Earth is in crisis. I know because a bar graph tells me we’ve reached hazardous levels of Pantera fans. Cartoons and keen words go on to confirm that toe hair and televisions are worthless human parts, and that Star Wars just ain’t punk. I learn methods of scavenging Maryland Parkway that are “only marginally theft,” that scenesters mistake pale ale for culture and that loneliness is dwarfed by solipsism, the philosophical notion that your own existence is the only real thing.
That might be the best argument for making a zine, a self-published, small-circulation, free or cheap booklet about anything. Made by a kid named Andrew in the ’90s, this one is hate mail. There’s hate for sure (groping corporate hands, goatees), but like a lot of zines, it’s driven by love—for gritty music and storytelling and Las Vegas. I know because I guessed Andrew’s last name, and I looked him up just like I did solipsism.
“It was a safe place for passionate amateurism to manifest,” Andrew Kiraly says of his zine-scribbling days fronting local punk band Boba Fett Youth. Now the boss at Nevada Public Radio’s Desert Companion magazine, he credits his first job in journalism to the stack of zines he sent an editor. While he doesn’t miss drawing boogers, “the immediate sensation of that rush of uncensored expression” pleasantly haunts him. “In a way, it was as much about the form as it was the content. … It wasn’t necessarily any kind of political impulse or definite philosophical stance. I just felt like: Man, I take such, almost physical pleasure in putting into words these cognitions that I have.” Including the wish to go back in time and make his cat’s severed leg into a keychain.
Kiraly and I owe this odd moment of connection to a library stashed in an old nurse’s station in a hallway of Emergency Arts. It’s easy to miss, even with stark-white letters spelling “INCITE” above the Zinepillar mailbox hungry for submissions. This is the Las Vegas Zine Library, “an archive of independent underground DIY publishing.”
The public collection of around 2,000 zines began as a personal one, the spoils of Jeffrey Bennington Grindley’s pilgrimages to record stores and bookshops as well as Vegas’ long-dead ZineCon. His wife Stevie Seiler says he talked forever about starting a library, so she pushed. And with support from artist Jennifer Henry and Emergency Arts operators Michael and Jennifer Cornthwaite, it materialized in 2010.
With $100, Grindley filled out his 40-zine stockpile to 100 titles on three cinder-block shelves inside the Beat Coffeehouse. Donations bumped it up to 800. Then he adopted 1,500 more from defunct indie stronghold Balcony Lights and was forced to do a little curating. I say forced because his affection for every zine on the planet is so sweetly obvious.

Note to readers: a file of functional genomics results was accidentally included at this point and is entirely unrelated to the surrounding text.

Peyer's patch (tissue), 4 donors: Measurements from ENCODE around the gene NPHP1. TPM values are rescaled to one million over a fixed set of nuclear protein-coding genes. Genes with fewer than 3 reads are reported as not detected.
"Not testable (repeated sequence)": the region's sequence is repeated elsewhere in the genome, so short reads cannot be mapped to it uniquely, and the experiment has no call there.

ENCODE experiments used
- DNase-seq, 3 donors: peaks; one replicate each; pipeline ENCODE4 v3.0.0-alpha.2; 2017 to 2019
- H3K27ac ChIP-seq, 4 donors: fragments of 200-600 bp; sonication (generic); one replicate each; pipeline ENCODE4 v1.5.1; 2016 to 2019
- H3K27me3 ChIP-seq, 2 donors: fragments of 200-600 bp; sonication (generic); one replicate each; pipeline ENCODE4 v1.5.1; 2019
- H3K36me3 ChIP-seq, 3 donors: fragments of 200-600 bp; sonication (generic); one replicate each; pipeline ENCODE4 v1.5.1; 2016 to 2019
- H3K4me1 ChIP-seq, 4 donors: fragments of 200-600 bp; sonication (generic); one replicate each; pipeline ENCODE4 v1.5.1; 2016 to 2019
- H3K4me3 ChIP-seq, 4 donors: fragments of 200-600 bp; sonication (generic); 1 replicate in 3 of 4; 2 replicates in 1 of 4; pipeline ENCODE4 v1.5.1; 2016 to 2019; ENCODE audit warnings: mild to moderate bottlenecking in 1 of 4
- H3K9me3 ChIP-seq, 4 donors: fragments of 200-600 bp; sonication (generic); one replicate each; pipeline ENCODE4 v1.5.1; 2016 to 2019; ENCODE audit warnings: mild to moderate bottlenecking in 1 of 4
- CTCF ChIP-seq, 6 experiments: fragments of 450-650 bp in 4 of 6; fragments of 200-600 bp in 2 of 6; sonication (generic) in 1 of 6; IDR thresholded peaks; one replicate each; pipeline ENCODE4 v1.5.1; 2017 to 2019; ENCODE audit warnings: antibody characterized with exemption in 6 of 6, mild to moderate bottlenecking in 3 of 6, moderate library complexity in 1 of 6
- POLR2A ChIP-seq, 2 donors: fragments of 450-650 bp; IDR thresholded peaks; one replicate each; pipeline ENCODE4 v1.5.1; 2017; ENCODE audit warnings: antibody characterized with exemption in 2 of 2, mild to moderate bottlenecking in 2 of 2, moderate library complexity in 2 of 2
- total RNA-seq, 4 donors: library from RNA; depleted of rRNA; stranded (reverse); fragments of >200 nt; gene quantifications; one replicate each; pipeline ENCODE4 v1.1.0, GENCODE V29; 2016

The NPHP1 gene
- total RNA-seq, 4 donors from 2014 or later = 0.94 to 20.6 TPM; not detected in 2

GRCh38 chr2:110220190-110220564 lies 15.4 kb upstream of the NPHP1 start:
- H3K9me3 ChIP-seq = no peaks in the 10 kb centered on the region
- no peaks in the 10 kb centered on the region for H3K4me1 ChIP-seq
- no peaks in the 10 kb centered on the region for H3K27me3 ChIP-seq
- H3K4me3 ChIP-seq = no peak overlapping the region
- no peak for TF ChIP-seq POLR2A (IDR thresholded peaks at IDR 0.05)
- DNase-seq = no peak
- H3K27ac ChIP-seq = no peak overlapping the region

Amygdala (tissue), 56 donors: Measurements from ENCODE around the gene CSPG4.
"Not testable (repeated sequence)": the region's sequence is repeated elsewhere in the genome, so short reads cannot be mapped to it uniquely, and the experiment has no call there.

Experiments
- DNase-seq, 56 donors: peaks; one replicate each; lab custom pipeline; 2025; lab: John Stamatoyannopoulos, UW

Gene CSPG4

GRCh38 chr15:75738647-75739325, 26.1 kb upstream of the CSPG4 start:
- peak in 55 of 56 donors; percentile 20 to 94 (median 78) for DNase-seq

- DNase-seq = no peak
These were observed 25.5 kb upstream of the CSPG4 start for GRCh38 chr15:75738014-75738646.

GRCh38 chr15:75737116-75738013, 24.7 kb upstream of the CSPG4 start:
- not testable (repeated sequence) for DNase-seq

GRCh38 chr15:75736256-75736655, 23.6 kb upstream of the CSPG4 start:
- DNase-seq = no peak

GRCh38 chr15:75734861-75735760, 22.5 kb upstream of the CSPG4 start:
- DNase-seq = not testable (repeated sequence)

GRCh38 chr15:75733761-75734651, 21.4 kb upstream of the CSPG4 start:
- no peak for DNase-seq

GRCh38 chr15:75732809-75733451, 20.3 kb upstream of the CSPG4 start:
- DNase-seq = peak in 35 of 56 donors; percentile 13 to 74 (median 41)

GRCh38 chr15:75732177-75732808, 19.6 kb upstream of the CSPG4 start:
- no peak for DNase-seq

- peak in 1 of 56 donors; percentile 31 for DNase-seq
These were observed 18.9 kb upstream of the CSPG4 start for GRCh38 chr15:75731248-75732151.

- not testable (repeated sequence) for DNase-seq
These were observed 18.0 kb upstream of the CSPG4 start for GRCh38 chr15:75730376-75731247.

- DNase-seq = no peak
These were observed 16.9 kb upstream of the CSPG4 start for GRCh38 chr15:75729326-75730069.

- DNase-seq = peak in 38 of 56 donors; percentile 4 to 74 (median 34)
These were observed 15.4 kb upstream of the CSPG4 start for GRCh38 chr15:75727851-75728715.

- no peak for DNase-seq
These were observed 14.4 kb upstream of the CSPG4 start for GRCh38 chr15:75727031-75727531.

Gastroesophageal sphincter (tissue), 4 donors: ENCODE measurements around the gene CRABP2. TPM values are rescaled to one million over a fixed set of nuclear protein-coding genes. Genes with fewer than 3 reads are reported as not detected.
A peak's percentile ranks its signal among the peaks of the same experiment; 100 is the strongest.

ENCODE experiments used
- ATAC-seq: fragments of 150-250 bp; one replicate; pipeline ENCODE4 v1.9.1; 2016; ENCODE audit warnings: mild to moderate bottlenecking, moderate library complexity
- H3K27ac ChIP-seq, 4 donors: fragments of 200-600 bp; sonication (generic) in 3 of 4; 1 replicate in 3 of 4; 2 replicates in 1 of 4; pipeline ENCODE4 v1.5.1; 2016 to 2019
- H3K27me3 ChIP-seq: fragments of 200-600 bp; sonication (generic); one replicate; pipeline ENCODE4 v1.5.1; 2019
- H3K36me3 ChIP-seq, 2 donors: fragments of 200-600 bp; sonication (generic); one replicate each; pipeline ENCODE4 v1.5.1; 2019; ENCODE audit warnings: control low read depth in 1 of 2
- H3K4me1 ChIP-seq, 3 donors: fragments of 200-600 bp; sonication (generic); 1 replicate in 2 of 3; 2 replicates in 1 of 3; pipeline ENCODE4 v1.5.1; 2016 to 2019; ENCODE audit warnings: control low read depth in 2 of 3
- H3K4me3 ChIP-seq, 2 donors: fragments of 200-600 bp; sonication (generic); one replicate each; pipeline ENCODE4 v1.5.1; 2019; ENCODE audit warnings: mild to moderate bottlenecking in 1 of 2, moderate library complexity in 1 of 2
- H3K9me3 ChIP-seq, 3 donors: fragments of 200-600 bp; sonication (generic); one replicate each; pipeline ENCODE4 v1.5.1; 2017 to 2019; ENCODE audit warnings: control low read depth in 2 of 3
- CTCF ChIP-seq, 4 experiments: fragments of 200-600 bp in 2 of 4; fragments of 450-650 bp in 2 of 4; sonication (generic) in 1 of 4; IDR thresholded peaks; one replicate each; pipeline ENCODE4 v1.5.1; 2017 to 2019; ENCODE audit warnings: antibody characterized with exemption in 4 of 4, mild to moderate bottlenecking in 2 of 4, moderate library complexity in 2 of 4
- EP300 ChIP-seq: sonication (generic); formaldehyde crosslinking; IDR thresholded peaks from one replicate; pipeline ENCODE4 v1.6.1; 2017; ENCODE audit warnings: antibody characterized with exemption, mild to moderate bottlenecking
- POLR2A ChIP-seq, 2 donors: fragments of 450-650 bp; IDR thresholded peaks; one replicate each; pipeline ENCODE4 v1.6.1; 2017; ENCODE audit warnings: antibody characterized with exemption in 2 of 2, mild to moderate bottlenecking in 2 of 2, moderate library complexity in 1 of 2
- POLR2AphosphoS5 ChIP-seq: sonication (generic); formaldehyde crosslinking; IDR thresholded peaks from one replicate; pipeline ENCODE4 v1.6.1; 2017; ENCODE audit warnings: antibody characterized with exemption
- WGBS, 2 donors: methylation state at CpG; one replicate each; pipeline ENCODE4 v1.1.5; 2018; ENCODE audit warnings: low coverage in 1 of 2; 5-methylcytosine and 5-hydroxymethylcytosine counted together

“It may be full of grammatical errors and misspellings, but the voice that’s there a lot of times is really, really engaging. ... Zine culture tells people: It’s worthy, it’s worthwhile, it’s enough because you did it, not because so-and-so likes it. It’s an empowering tool, especially when you’re going through adolescence. I think a lot of people find their voice through zines,” Grindley says, piling up worthiness swaddled in thin plastic sleeves.
He explains that the finely splintered zinescape grew from the fanzines of the 1930s, which grew from the reactionary writings of sci-fi hardcores in the vein of, Superman could never have walked on the sun, because it’s 5 billion degrees! So here’s my story … Publishers ran these letters and sub-fictions for a time, got inundated and cut off the outlet, so fans created their own. Fans like Stephen King and Ray Bradbury.
While fanzines are generally considered the root of the art form, Grindley says zinesters nod to everything from Martin Luther’s religious theses in the 1500s to the Dada art movement of the early 20th century to the ’50s Beat poets and ’70s punks—“anytime in history where people took to publishing themselves because the powers that be didn’t want something to get out.” And while there are a few modern examples with significant reach, ranging from underground-feminism torchbearer riot grrrl to international punk fanzine Maximum Rocknroll, most zines have print runs under 10,000 (commonly in the hundreds or less) and are likely only seen by small, specific audiences.
That’s why Grindley is so consumed with preserving these voices through the Zine Library, which moved to its bigger digs in the hallway five years ago. The bartender at Atomic Liquors and co-founder and former host of the Human Experience open-mic lets the space pretty much run itself, with signs explaining how to find things, leave things or take things from the free rack. The archive has items made as far away as Australia and as near as its own reading table. There are fanzines and journal-style perzines, photo books and political essays, academic screeds and a conspiracy digest on Kurt Cobain’s fatally undiagnosed lactose intolerance.
Actually, that last one was pinched by someone who didn’t follow the rules: Don’t eat the zines, and don’t take them home. Remember, this isn’t just about discovery.
“The people who were making zines in the ’80s and ’90s, as they’ve aged they’re like, this has to be recorded and archived,” says Grindley, adding that large-scale efforts are underway at universities and libraries in cities from Brooklyn to San Francisco to Portland, and he’s seeing a surge of creation in Las Vegas. “There have been minor flare-ups over the years, but this just seems like a super-concentration,” he says, noting that some interest might come from those fleeing the Internet’s instant, unstoppable feedback loop for old-fashioned howling into the void.